Price: Felix is the Cy Young winner, but Sabathia should be the AL MVP

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That’s an argument you don’t hear very often, but Ed Price of FanHouse made it today.  After noting that people like me are probably going a bit too nuts in our Felix Hernandez campaigns — Price thinks Hernandez should and will win the award easily — he throws this out there: CC Sabathia is his MVP choice:

Can we really say that someone who isn’t the best pitcher in the league is the MVP? Yes. Looking at the Yankees rotation over the past two months, it’s pretty clear how much it has
meant to that team to have Sabathia pitch every fifth day — giving them
a much better chance to win and eating up innings so the bullpen was
fresh for the other 80 percent of the games.

I’m always open to novel arguments, but I still think this leans way too heavily on the “where would the team be without him” argument that I criticized Jon Paul Morosi for last week.  As Morosi himself noted, the two key measures of value as supplied in the actual MVP voting rules of the BBWAA are (1) games played; and (2) “actual value of the player to his team, that is, strength of offense and defense.”

I’m not sure why those who take a shine to the “where would the team be without him” measure read the “strength of offense and defense” clause out of it so completely. Value is being defined for you right there. Sure, there are many ways to measure offensive and defensive contributions — and viva la difference when it comes to that — but I don’t see how trying to guess how screwed a team would be without a guy measures “strength of offense and defense.”

When you consider a pitcher for the MVP — which you should, and which the BBWAA rules say you must — you have to value defense by run prevention, don’t you? I mean, that’s the pitcher’s job. And if you concede that Felix Hernandez is a better at that than Sabathia, I don’t see how you can then logically vote for Sabathia for the MVP without ignoring the rules of the BBWAA.

Not that I think either Hernandez or Sabathia have an MVP argument this year, but still.

Red Sox analyst Remy struck by monitor as wind causes havoc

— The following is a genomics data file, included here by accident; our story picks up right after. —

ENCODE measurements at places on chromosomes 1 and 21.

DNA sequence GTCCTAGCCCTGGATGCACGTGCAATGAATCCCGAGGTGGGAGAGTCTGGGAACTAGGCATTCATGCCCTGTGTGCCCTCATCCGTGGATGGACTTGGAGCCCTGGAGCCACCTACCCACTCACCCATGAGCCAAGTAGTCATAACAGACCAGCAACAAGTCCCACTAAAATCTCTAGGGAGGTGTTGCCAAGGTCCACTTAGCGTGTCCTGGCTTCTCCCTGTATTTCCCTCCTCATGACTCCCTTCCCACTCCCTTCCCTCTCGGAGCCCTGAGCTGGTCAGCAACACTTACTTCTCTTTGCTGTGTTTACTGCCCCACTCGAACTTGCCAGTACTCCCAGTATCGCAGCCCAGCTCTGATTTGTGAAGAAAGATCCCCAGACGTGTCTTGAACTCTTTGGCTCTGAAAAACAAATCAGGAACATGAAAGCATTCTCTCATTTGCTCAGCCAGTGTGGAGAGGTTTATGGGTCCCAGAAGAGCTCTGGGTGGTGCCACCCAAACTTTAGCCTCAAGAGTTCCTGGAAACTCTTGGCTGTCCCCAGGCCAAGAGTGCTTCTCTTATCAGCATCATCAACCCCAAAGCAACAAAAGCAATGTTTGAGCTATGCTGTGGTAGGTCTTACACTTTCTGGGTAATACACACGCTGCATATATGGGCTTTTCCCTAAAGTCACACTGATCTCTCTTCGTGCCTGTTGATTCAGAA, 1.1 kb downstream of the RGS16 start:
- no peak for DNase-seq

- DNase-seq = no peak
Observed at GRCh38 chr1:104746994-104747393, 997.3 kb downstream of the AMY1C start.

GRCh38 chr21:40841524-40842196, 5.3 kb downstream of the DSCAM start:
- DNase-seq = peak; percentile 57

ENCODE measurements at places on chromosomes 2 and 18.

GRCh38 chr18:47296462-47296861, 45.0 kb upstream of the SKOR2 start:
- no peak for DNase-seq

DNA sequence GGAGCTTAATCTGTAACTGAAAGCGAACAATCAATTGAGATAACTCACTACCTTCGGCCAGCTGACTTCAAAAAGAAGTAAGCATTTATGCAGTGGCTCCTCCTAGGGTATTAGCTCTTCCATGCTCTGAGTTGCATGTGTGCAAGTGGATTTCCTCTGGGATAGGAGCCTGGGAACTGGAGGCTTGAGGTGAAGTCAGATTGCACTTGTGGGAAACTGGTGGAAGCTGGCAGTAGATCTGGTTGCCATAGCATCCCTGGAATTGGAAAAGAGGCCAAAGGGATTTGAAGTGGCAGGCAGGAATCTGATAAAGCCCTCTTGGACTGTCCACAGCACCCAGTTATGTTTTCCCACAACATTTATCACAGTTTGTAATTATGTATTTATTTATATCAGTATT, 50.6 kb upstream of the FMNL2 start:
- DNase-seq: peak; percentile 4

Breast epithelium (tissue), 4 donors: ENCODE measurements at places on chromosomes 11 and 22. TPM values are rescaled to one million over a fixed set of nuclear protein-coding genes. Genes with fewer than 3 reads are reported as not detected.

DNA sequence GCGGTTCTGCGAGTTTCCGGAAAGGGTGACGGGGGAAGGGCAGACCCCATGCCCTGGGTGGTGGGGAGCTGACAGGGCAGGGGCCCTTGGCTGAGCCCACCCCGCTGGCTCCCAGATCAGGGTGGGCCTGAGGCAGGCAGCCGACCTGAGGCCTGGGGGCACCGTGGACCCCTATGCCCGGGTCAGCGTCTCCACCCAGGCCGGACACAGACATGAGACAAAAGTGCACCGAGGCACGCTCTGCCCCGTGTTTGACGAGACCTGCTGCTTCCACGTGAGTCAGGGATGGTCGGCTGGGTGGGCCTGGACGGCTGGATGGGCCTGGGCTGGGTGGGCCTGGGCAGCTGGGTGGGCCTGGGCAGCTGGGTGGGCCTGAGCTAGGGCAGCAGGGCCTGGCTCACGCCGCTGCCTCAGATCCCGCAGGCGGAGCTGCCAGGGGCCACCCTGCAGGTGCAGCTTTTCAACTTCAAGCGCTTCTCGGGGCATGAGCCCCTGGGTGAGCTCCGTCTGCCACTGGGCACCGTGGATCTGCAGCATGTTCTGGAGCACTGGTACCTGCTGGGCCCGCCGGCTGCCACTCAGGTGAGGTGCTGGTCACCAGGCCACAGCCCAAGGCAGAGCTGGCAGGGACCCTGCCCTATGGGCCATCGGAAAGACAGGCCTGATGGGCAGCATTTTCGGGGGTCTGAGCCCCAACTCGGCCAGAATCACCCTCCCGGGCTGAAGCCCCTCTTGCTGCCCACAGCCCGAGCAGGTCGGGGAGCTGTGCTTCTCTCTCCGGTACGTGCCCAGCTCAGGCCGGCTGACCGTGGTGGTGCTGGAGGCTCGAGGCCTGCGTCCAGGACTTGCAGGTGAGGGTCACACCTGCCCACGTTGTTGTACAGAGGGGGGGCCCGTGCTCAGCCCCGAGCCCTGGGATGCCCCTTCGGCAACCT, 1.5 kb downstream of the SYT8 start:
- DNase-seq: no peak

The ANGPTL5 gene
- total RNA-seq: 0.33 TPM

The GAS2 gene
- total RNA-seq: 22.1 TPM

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AP Photo
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BOSTON — Red Sox TV analyst Jerry Remy was hit in the head by a falling TV monitor as swirling winds caused havoc during the first inning at Fenway Park.

Remy was sent home from Boston’s game Saturday night against the Minnesota Twins but is expected back Sunday. Former player Steve Lyons, also an analyst during some games, came in for Remy.

The strong winds made for an interesting first.

Minnesota’s Robbie Grossman hit a fly that appeared headed for center, but a gust blew it to right, sending right fielder Michael Martinez twisting as the ball fell for a triple.

There were a handful of stoppages as dirt and litter swirled around the field. Batters stepped out to wipe their eyes and Red Sox first baseman Hanley Ramirez headed to the dugout to have a trainer help him clear his left eye.

White Sox ace Chris Sale scratched for ‘clubhouse incident’

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Getty Images
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CHICAGO — Chicago White Sox ace Chris Sale was scratched from his start against the Detroit Tigers on Saturday night after he was involved in what the team said was a “non-physical clubhouse incident.”

Sale, who was to attempt to become the majors’ first 15-game winner, was sent home from the park.

“The incident, which was non-physical in nature, currently is under further investigation by the club,” general manager Rick Hahn said in a statement. “The White Sox will have no additional comment until the investigation is completed.”

The White Sox clubhouse was open to reporters for only 20 minutes before it was closed for a team meeting before the game. Manager Robin Ventura did not discuss the incident later in his pregame availability.

Right-hander Matt Albers started in Sale’s place and the White Sox planned to use multiple relievers. The crowd booed when Albers was announced as the starter as the teams warmed up.

Sale had been shown as the starter on the scoreboard until about 15 minutes before the scheduled first pitch, which was delayed 10 minutes by rain.

With the White Sox fading from playoff contention, Sale’s name has been mentioned as a possible trade target for contending teams.

The left-hander, 14-3 with a 3.18 ERA, has been outspoken in the past.

Sale was openly critical of team president Ken Williams during spring training when he said the son of teammate Adam LaRoche would no longer be allowed in the clubhouse. LaRoche retired as a result, and Sale hung LaRoche’s jersey in his locker.

The 27-year-old Sale has said he’d like to stay in Chicago. He was the 13th overall pick out of Florida Gulf Coast in 2010 and has been selected as an All-Star five times. He started for the American League in this month’s All-Star Game.

Sale, who is 71-43 in his career, entered the day leading the majors with 133 innings pitched and three complete games.

In his last outing Monday, Sale allowed one hit over eight shutout innings before closer David Robertson gave up four runs in the ninth in Chicago’s loss to Seattle.

The White Sox, who started 23-10, had dropped eight of nine games before Saturday and sat in fourth place in the AL Central, creating speculation that Sale and fellow lefty Jose Quintana could be dealt.

Hahn said Thursday the White Sox were “mired in mediocrity” and hinted at possible big roster changes.

Tigers GM Al Avila said before the game that many teams were looking for starting pitching.

“Yet there are not as many good starting pitchers available,” Avila said. “And the guys that may come available are going to come at a steep price.